Obama puts White House spotlight on diversity in American music
Washington — Whether belting out lyrics to Al Green’s “Let’s Stay Together,” leading a mournful congregation through “Amazing Grace,” or tweeting his Spotify music playlist that includes Stevie Wonder and Nina Simone, President Barack Obama has shown that he’s a pretty soulful guy.
The president and his wife, Michelle, also have prominently showcased such R&B and soul talent as Patti LaBelle and B.B. King during state dinners, music history events and the annual Easter Egg Roll.
The latest installment of the PBS series “In Performance at the White House” celebrated the history of American music with performances by Queen Latifah, Smokey Robinson, Usher, Trombone Shorty, and Esperanza Spalding, among others. It is set to air on PBS stations Jan. 8.
Spalding landed on the first lady’s Spotify music playlist. The Grammy Award-winning jazz singer and bassist said the variety of musicians who have performed at the White House conveys a message of inclusion at what the Obamas have long touted as the “People’s House.”
“It seems like there is a theme of wanting to really support artists who are working hard — not just in their craft — but communicating about the issues of our time,” said Spalding, an advocate of human rights issues at the U.S. detention facility at Guantanamo Bay, Cuba.
Spalding, who has trained student musicians at a White House workshop, said the Obamas believe that “just because you’re not famous, doesn’t mean you’re not important. Everybody that is committed to their art” is an important part of American music.
Dalton Delan, an executive producer for “In Performance at the White House,” said WETA, the PBS station that serves the Washington, D.C., area and produces the series, largely selects artists based on the show’s theme, but with administration approval.
“Sure, I can suggest a show, but the administration has to feel like coming and attending the show,” Delan said.
He also consulted with White House social secretary Deesha Dyer on the best hip-hop artists and she suggested female rap pioneer MC Lyte.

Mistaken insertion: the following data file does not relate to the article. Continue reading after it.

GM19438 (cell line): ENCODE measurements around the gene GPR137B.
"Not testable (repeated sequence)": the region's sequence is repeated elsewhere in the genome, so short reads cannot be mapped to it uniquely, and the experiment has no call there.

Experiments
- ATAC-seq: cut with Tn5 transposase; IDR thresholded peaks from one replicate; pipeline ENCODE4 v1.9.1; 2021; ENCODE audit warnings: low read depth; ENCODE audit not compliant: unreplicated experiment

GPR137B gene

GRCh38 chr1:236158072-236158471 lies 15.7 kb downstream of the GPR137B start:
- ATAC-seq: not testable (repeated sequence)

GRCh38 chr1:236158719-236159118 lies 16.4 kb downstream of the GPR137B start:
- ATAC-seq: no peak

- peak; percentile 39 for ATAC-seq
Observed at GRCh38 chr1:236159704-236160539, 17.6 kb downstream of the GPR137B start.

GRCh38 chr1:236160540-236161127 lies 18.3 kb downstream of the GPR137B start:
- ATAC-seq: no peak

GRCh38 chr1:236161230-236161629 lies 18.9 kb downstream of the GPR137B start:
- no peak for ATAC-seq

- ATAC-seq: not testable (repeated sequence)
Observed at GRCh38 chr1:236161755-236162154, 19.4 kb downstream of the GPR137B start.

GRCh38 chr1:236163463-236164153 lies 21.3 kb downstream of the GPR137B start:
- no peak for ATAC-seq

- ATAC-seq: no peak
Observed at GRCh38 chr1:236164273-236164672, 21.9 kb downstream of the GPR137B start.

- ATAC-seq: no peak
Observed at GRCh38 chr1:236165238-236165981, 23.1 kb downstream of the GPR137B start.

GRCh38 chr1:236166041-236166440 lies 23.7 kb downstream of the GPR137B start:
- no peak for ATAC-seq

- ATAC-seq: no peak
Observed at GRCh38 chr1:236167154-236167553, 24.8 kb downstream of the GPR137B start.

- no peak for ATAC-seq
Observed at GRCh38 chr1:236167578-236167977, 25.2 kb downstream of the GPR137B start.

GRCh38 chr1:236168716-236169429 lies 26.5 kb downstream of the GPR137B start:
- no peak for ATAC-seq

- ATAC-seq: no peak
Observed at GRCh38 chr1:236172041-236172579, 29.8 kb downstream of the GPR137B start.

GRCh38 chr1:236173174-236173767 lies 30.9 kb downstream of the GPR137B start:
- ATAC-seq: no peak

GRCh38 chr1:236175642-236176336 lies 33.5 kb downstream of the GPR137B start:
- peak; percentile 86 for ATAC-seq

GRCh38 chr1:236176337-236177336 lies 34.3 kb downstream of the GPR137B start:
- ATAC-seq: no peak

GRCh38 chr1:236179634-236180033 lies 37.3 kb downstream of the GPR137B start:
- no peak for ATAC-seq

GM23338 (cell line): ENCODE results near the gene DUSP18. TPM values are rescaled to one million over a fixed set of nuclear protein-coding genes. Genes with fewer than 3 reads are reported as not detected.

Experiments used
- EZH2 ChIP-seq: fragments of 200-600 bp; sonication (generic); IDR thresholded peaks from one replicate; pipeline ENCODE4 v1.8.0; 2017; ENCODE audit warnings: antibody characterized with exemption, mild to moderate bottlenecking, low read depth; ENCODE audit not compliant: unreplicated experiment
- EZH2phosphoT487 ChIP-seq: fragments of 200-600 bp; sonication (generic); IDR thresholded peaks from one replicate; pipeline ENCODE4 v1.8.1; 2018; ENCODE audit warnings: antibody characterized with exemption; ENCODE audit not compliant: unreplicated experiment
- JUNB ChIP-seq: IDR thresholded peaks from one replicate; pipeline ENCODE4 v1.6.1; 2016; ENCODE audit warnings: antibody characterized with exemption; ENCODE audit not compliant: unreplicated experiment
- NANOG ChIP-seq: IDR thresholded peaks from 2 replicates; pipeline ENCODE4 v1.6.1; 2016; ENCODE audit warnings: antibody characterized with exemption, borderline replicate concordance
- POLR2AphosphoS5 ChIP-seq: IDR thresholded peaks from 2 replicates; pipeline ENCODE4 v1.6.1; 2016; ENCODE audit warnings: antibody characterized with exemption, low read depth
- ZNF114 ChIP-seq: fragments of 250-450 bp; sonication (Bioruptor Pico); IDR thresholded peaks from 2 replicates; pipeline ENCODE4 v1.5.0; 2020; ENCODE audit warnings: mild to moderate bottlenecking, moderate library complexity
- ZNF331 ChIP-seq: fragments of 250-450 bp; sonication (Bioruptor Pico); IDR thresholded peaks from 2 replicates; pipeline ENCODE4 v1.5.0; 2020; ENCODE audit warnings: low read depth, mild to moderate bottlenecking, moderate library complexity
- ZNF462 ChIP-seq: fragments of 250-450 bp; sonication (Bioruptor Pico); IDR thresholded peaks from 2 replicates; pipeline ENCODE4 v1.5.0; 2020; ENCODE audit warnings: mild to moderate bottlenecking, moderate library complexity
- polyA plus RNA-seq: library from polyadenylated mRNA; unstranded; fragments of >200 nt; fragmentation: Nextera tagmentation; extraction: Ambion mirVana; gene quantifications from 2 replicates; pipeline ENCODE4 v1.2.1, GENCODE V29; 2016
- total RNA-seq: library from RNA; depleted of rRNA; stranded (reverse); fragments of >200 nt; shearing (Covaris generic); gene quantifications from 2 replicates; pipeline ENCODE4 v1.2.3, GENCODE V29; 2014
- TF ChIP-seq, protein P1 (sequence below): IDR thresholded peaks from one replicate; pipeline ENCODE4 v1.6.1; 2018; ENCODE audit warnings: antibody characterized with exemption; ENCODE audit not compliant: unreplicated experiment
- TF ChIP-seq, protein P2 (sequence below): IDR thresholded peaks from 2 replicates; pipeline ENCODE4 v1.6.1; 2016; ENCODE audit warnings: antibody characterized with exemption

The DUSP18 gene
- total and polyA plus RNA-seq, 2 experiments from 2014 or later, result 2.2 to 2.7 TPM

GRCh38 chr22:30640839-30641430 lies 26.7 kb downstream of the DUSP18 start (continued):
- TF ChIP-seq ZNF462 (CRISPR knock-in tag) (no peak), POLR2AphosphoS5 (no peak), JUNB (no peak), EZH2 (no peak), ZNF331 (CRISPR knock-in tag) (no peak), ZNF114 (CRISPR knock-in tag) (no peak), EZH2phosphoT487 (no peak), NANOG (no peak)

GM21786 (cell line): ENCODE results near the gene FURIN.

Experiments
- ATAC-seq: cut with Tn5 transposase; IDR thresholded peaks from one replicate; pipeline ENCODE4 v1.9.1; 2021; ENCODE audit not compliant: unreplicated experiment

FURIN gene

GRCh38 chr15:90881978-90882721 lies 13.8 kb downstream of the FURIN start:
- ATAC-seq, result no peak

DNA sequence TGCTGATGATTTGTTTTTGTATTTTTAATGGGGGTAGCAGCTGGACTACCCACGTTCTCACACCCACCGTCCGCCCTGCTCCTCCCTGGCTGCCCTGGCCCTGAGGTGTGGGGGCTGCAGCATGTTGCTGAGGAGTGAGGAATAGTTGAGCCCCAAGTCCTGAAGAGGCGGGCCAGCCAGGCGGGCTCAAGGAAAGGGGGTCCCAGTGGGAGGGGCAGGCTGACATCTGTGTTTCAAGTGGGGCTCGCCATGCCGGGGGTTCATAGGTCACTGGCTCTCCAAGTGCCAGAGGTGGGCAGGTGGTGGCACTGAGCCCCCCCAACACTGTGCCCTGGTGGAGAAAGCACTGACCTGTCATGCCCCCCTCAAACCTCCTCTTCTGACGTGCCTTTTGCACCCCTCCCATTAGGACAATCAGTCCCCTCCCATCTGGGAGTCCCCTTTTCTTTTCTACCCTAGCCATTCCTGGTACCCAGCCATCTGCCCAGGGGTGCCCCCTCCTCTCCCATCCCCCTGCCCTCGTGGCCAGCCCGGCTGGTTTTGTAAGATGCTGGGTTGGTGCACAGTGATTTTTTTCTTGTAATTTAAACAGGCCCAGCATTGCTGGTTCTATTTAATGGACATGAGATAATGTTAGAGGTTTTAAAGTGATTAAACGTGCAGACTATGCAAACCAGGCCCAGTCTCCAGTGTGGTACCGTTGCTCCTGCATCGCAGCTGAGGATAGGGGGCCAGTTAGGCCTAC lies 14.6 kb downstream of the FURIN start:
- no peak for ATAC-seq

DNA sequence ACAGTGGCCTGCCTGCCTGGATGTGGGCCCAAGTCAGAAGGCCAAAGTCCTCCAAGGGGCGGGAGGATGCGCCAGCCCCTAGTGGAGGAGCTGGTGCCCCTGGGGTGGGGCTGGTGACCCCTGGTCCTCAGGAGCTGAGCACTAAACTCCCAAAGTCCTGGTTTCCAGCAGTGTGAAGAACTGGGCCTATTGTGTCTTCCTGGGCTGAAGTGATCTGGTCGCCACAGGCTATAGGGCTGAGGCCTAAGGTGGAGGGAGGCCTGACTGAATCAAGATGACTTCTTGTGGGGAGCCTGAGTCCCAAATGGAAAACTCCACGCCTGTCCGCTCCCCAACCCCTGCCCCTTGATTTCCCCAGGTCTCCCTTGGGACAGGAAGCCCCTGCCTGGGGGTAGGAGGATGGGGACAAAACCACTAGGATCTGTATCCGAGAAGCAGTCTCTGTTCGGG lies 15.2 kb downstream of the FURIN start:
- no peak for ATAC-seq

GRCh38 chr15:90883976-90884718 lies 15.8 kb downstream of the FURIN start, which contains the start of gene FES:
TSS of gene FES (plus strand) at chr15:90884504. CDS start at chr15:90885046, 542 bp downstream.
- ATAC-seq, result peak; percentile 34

The Obamas’ musical tastes are reflected in White House entertainment over the years. “Queen of hip hop and soul” Mary J. Blige, R&B crooner John Legend and jazz great Herbie Hancock have entertained dignitaries at Obama state dinners.
Pop superstar Beyoncé, a favorite of both the president and first lady, is a mainstay at presidential events. She sang at an inaugural ball in 2009 and a state dinner for the Mexican president in 2010, and performed a highly scrutinized rendition of the national anthem at Obama’s second inauguration ceremony in 2013.
“Queen of Soul” Aretha Franklin has also appeared at several presidential shindigs, including performing “My Country ‘Tis of Thee” at Obama’s first inauguration ceremony in 2009. Earlier this year, Franklin performed at a White House concert celebrating gospel music and put in a surprise appearance at the Justice Department to help bid farewell to Obama’s good friend, then-Attorney General Eric Holder.
Desiree Rogers, the Obamas’ first social secretary, said a combination of factors go into choosing entertainment for White House functions, including the first lady’s input, the president’s favorites and suggestions from White House staff members.
“It starts with whatever the event is,” Rogers said.
For state dinners, Rogers said the White House considers the interests of the country being honored. She said a main goal is to always keep in mind the tastes of the president and first lady “to ensure that it is someone they might enjoy. The Obamas enjoy showcasing diverse American talent.”
Lea Berman, who was a social secretary for President George W. Bush, said the entertainer selection process varies with each administration.
“Sometimes the Bushes would have suggestions of people they wanted to invite to perform, and sometimes I would come up with a few names for Mrs. Bush to consider for an event and she would choose one,” Berman said.
Berman said many times it’s also a matter of availability.
“Scheduling conflicts weeded out a number of prospects because big entertainers are so heavily booked months in advance,” she said.
‘In Performance at the White House’
Jan. 8, 2016
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